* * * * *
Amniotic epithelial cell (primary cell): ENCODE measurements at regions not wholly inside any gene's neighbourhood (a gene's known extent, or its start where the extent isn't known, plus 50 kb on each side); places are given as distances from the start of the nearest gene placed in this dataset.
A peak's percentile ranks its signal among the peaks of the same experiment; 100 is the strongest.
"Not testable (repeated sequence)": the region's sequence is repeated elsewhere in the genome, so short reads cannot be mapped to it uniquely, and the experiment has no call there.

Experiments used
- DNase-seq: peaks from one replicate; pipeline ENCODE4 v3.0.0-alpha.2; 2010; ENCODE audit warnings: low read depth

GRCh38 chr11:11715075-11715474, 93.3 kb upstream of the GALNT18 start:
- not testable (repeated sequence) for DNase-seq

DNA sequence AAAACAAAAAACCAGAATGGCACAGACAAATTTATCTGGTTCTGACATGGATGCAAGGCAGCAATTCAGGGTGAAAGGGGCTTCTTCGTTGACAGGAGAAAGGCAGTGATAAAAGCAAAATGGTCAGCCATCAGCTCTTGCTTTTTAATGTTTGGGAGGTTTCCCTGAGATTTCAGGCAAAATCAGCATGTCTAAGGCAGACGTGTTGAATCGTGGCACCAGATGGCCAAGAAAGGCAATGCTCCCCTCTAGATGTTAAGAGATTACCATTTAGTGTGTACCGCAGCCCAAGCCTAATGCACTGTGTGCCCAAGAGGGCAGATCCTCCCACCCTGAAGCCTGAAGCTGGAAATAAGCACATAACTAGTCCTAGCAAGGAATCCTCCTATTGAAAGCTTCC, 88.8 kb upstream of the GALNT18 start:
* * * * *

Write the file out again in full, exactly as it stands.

Amniotic epithelial cell (primary cell): ENCODE measurements at regions not wholly inside any gene's neighbourhood (a gene's known extent, or its start where the extent isn't known, plus 50 kb on each side); places are given as distances from the start of the nearest gene placed in this dataset.
A peak's percentile ranks its signal among the peaks of the same experiment; 100 is the strongest.
"Not testable (repeated sequence)": the region's sequence is repeated elsewhere in the genome, so short reads cannot be mapped to it uniquely, and the experiment has no call there.

Experiments used
- DNase-seq: peaks from one replicate; pipeline ENCODE4 v3.0.0-alpha.2; 2010; ENCODE audit warnings: low read depth

GRCh38 chr11:11715075-11715474, 93.3 kb upstream of the GALNT18 start:
- not testable (repeated sequence) for DNase-seq

DNA sequence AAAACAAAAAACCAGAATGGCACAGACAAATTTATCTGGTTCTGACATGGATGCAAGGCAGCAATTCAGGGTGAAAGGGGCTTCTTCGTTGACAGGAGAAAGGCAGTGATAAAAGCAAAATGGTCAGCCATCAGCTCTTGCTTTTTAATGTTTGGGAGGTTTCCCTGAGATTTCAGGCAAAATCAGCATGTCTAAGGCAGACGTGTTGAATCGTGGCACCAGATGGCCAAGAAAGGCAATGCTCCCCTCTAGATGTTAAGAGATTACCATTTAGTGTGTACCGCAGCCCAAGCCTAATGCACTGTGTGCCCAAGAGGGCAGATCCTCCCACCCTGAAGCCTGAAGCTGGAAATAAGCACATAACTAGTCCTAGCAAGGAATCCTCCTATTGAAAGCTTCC, 88.8 kb upstream of the GALNT18 start: